Travel Information about Bhutan

Bhutan Karte

Travel Information about Bhutan

To make your trip to Bhutan a little easier, we have complied the most important travel information about Bhutan, the people and culture on the following pages.

Nothing stands in the way of an unforgettable trip to the fascinating kingdom of Bhutan!

Money Exchange

You can exchange euros or US-Dollars for Bhutanese Ngultrum as soon as you arrive in Paro airport. There are also ATM in the larger cities, but the functionality is often not reliable.

Bank opening hours are from Monday to Friday from 9 a.m. to 4 p.m. (November to February) and from 9 a.m. to 5 p.m. (March to October). In the capital Thimphu, some banks are also open on weekends.

Post Office

Post office hours are from Monday to Friday from 9 a.m. to 5 p.m. and Saturday from 9 a.m. to 12 p.m.


Shops are normally open from 9am to 8pm every day except on Tuesday. Highlights are the markets on Sundays which offer local clothes, food and jewelry these markets can be found in the towns and in many smaller villages.



The road Infrastructure in Bhutan is often not well developed and travelling through the country can sometimes be difficult. Due to the mountainous landscape and the bad mostly unpaved roads, it takes a long time to get from the remote villages to the larger cities. The suspension bridges built between 1978 and 2008, which creates a connection between the smaller villages and the larger cities. A connection to the Indian railway network is also planned over  the next years.

Important to know is that Traffic drives on the left in Bhutan.                


Cycling is not permitted in the cities of Thimphu and Paro. The city of Thimphu is also, along with Ngerulmud the capital of Palau, the only capital city in the world without a single traffic light. Interestingly at one point Thimphu had a single trafficlight. But the people get so confused about that, that the city quickly removed the trafficlight again.

Public Transport

By the way, if you look for public transport in Bhutan, it is good to know that no public transport is offered in Bhutan: cars and minibuses are the only kind of transport in Bhutan. As a tourist you are also not allowed to rent or drive a car and for this purpose you always have a driver together with a guide how takes care of the maintenance of the car and the luggage.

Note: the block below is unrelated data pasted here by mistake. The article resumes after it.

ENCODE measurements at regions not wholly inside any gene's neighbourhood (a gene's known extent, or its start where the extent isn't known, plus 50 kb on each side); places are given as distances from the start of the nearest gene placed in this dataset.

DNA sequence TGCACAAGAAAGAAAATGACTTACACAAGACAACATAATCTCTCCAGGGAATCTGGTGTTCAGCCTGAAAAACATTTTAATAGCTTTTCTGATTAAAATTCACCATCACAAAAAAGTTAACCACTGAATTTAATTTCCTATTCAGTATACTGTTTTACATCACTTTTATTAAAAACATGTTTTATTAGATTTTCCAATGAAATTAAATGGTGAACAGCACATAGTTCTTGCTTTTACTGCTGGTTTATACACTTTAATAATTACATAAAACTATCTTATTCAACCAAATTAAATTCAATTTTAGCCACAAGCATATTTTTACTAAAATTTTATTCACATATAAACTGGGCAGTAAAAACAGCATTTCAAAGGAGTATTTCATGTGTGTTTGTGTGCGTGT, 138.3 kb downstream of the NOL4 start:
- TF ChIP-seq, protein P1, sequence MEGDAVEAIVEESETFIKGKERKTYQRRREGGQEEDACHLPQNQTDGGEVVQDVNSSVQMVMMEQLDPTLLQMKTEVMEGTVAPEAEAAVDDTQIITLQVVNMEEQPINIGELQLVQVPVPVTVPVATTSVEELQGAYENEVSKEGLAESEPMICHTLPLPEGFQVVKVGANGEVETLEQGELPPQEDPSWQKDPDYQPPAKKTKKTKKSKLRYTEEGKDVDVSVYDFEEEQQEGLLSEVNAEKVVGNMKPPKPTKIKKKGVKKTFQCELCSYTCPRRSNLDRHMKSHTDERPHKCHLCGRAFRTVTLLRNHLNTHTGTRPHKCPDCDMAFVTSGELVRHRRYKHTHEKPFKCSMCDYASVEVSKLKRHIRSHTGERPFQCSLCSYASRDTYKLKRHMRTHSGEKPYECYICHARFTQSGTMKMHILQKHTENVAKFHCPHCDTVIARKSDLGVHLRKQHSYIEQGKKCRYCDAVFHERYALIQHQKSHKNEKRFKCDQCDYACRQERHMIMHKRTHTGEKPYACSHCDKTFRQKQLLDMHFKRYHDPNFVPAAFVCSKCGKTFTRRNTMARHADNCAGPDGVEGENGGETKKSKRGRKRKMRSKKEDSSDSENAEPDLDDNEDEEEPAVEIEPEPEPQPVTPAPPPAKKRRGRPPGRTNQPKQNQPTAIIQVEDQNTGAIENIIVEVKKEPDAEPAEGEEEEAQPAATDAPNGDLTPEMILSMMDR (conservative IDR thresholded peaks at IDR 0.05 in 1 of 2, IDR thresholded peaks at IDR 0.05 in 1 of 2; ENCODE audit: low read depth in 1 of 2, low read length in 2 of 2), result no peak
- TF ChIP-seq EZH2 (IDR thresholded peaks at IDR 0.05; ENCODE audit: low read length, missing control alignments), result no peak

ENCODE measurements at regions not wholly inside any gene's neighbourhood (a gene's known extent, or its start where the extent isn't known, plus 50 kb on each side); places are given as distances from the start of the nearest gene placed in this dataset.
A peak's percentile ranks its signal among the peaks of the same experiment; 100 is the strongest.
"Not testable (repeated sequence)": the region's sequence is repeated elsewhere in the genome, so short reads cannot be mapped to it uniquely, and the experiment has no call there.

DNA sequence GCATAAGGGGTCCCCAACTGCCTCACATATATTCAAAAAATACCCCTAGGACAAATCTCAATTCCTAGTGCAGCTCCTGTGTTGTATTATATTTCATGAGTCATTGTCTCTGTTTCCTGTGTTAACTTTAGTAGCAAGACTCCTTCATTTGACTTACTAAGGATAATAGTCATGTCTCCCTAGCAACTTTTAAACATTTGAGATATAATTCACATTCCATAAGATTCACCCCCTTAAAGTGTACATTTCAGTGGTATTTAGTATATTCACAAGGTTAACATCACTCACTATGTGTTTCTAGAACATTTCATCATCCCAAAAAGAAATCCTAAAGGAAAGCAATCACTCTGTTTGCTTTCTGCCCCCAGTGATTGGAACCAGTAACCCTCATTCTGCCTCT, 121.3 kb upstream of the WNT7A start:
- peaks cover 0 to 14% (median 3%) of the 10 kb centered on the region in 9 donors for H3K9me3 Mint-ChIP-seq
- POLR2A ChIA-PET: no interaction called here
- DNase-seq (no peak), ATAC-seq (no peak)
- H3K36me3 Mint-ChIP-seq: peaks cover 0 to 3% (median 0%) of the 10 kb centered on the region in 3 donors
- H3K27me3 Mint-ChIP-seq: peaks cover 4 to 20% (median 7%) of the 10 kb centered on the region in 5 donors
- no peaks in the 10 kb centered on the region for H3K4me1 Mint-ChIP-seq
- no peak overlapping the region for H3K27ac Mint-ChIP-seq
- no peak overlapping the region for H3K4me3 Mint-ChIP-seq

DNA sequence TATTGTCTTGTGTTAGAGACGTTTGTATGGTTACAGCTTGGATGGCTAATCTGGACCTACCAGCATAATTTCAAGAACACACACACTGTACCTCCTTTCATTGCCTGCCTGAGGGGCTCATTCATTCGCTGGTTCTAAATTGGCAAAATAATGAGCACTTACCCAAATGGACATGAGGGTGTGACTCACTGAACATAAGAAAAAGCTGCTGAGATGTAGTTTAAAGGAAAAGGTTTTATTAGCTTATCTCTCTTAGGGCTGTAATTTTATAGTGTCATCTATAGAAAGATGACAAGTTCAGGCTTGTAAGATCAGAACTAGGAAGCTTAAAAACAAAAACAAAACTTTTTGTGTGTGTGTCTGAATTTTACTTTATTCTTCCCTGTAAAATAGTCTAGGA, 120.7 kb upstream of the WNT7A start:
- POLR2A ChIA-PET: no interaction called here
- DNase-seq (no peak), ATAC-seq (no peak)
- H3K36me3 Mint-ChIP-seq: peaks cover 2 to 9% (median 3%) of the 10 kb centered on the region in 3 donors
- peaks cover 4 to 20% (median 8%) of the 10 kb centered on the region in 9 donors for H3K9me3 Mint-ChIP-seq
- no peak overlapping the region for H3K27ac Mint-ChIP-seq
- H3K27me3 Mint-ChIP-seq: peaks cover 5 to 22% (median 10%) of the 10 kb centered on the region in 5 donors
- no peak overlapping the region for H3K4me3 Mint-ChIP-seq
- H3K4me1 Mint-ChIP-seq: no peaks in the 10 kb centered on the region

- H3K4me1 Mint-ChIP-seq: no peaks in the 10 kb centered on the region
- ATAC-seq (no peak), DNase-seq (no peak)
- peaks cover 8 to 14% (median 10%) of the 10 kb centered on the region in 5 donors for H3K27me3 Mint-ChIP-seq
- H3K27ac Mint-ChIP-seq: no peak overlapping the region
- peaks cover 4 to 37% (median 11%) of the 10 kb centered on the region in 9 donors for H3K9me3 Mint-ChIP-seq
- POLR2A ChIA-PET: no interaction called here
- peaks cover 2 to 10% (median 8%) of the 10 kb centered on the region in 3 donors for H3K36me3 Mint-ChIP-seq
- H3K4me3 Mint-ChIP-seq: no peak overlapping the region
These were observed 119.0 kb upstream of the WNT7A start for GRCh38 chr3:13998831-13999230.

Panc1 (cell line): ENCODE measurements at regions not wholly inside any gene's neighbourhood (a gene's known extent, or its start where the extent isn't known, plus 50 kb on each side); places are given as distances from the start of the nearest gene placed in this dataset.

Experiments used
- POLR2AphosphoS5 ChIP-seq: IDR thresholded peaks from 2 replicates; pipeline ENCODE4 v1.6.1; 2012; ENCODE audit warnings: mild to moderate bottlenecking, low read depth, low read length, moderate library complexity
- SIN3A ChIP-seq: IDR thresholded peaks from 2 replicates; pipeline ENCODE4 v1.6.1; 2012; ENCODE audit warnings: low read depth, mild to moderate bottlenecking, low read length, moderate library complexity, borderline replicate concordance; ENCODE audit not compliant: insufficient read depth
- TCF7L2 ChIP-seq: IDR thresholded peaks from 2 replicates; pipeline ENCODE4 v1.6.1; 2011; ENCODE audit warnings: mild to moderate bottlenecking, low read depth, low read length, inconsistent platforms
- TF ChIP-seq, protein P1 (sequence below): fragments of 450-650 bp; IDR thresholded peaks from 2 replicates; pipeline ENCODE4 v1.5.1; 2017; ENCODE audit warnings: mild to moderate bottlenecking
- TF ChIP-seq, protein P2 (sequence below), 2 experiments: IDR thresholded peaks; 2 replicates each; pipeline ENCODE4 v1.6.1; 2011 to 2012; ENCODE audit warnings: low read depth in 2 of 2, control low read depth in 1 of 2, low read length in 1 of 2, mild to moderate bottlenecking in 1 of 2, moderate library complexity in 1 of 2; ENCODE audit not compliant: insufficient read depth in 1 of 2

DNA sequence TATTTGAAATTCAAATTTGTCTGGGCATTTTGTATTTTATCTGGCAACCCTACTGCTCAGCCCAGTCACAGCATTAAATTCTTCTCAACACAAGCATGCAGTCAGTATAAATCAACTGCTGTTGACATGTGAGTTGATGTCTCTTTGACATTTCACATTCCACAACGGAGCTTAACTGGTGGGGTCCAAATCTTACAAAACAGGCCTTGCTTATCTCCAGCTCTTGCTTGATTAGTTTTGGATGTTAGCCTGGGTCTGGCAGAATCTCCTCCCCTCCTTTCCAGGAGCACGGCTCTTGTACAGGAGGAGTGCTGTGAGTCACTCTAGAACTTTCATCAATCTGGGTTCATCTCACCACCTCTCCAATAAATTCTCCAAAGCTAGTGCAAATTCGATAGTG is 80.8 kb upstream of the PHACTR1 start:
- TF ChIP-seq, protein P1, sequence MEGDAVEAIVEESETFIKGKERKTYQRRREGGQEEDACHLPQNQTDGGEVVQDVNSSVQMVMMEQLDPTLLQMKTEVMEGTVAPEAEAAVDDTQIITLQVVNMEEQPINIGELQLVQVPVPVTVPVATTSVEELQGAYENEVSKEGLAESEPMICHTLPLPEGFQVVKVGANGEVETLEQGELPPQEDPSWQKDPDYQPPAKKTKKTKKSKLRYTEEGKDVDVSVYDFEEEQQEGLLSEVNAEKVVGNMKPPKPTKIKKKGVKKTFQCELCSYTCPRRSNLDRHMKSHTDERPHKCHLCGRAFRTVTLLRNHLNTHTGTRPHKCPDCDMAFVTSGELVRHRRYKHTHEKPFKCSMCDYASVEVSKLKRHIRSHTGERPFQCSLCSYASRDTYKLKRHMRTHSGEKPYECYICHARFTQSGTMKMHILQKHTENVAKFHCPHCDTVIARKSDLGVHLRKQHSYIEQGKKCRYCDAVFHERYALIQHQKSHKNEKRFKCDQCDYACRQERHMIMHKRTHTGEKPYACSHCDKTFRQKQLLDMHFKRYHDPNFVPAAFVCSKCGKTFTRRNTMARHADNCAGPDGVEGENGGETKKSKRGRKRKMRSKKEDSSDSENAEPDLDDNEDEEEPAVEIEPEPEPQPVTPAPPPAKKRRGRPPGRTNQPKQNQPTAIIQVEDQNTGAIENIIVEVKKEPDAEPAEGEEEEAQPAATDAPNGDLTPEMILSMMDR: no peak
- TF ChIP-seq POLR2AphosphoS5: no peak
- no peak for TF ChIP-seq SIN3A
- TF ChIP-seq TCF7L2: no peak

Time Zone

The time difference to Germany is +5 hours during German wintertime and +4 hours during German summertime.


Normally 220 volts, but the supply is rather unreliable. A flashlight should definitely not be missing in your luggage! Since Bhutan has three different types of sockets, you should also take a world adapter with you.


In order to be able to call to Germany from Bhutan, a tri-band cell phone is absolutely necessary. Then you can also use a local SIM card. However, reception is not universal.


Tips are only customary for your guide and driver. Between US$ 15 and US$ 20 per day is appropriate here (although the guide usually gets a little more).


As a basic rule, Bhutanese are very happy to be photographed. However, it is essential to ask for permission beforehand. Please note,  photography is only permitted to a limited extend in monasteries.


Special Laws and Regulations in Bhutan

Buying and selling tobacco products in Bhutan is strictly prohibited. You are only allowed to bring amounts of tobacco for your own consumption with you. But be aware that overall smoking in public is forbidden (however, there are designated places where this is still possible, your guide will help you here).

Be also aware of that offenses against the Narcotics Act are punished heavy prison sentences even for possession of the smallest amounts.


Bhutan is a paradise for handicrafts of all kinds. These handicrafts include bamboo and rattan objects, wood carvings, paper and books, silver work, jewelry, fabrics and carpets. Unlike many other Asian countries, it is not intended for export or tourists in Bhutan and is therefore authentic. However, the work is relatively expensive, and trading is rather unusual und unpolite. In general, a price reduction of more than 10% should not be expected.

Craft shops are scarce outside of Thimphu, Paro and Bumthang, so if you find something you like, its best to shop direct. The shops often don’t have any goods in stock.